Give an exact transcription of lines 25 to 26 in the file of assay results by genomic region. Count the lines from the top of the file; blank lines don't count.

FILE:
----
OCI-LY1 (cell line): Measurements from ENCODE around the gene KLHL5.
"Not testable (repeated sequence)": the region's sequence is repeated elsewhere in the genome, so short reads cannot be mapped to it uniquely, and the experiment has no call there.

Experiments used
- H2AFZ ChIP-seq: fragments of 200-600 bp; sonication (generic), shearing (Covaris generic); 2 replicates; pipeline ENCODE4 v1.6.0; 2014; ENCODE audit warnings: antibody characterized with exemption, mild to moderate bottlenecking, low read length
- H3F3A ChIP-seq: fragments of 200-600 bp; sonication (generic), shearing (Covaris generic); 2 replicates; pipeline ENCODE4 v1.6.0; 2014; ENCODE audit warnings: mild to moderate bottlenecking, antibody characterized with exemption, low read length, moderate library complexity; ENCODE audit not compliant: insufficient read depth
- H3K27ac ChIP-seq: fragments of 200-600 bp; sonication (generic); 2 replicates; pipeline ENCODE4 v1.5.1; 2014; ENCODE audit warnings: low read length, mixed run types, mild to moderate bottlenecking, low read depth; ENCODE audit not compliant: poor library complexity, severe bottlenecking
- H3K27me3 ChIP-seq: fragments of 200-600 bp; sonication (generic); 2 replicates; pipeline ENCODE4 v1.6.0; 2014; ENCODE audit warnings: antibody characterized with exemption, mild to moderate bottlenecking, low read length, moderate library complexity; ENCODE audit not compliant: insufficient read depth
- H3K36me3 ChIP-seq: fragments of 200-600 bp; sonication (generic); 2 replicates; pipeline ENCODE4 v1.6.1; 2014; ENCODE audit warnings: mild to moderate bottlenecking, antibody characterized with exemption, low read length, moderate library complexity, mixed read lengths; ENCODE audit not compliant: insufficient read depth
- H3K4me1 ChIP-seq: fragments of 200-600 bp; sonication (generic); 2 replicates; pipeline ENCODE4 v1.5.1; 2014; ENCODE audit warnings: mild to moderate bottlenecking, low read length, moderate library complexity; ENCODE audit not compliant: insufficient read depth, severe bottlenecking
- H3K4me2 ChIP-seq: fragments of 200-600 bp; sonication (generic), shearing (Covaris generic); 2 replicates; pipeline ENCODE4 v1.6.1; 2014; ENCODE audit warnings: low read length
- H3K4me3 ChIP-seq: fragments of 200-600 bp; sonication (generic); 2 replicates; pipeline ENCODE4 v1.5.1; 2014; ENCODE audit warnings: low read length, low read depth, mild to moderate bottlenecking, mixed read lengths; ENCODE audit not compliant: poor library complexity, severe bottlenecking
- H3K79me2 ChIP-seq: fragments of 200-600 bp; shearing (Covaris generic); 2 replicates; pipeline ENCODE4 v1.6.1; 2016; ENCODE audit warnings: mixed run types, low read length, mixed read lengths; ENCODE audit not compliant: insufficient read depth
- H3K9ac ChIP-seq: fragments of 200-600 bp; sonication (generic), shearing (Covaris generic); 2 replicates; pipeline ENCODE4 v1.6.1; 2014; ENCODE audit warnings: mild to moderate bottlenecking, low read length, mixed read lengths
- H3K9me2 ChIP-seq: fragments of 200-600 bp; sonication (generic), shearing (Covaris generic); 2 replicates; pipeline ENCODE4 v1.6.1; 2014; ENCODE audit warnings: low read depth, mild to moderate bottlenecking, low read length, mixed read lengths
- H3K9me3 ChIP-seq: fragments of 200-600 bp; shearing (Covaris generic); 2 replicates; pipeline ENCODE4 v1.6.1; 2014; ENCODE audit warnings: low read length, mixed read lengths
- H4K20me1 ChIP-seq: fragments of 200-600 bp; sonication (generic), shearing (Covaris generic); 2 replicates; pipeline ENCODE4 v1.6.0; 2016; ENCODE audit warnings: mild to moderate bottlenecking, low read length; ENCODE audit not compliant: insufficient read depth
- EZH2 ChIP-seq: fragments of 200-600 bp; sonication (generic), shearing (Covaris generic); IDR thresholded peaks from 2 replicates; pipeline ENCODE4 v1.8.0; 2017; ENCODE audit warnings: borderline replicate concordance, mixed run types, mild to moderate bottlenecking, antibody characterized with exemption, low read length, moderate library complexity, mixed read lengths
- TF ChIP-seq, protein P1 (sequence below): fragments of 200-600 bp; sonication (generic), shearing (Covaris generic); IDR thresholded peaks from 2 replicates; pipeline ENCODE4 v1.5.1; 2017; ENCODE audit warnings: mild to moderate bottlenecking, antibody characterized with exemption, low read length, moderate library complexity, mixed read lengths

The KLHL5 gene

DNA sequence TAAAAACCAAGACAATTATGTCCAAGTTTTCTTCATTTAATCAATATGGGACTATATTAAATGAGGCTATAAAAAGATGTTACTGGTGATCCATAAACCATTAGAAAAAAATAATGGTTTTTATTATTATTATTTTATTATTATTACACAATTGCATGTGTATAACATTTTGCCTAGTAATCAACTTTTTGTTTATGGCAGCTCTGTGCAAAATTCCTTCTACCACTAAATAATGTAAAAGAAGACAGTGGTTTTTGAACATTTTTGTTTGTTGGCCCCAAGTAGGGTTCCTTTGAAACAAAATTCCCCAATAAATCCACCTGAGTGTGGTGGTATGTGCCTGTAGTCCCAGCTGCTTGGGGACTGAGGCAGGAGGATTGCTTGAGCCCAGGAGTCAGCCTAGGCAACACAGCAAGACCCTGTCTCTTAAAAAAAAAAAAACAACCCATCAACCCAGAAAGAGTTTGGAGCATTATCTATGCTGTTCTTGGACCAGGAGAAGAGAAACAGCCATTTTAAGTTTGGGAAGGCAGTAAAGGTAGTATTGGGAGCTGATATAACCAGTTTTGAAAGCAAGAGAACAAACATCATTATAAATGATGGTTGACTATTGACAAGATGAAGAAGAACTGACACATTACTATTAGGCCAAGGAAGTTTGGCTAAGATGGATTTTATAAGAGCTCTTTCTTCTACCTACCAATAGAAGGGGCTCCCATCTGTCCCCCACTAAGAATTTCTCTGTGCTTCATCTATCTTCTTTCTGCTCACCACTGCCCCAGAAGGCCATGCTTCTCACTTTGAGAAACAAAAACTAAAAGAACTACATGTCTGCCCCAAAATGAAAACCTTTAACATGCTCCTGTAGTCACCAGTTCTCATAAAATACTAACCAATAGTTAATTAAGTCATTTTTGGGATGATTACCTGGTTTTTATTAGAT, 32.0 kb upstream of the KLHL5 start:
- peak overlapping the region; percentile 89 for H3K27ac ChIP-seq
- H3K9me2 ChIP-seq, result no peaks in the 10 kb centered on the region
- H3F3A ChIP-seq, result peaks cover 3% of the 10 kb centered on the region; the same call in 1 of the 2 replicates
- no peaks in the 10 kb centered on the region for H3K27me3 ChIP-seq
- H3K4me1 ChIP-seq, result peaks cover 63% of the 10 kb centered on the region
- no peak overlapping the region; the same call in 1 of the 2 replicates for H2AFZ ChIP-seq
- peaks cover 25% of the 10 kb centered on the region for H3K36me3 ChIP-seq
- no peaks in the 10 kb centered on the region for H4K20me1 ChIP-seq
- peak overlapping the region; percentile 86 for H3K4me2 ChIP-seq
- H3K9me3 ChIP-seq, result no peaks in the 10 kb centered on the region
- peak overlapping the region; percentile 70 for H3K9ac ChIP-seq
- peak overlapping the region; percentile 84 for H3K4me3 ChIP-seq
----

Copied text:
- H3K4me1 ChIP-seq, result peaks cover 63% of the 10 kb centered on the region
- no peak overlapping the region; the same call in 1 of the 2 replicates for H2AFZ ChIP-seq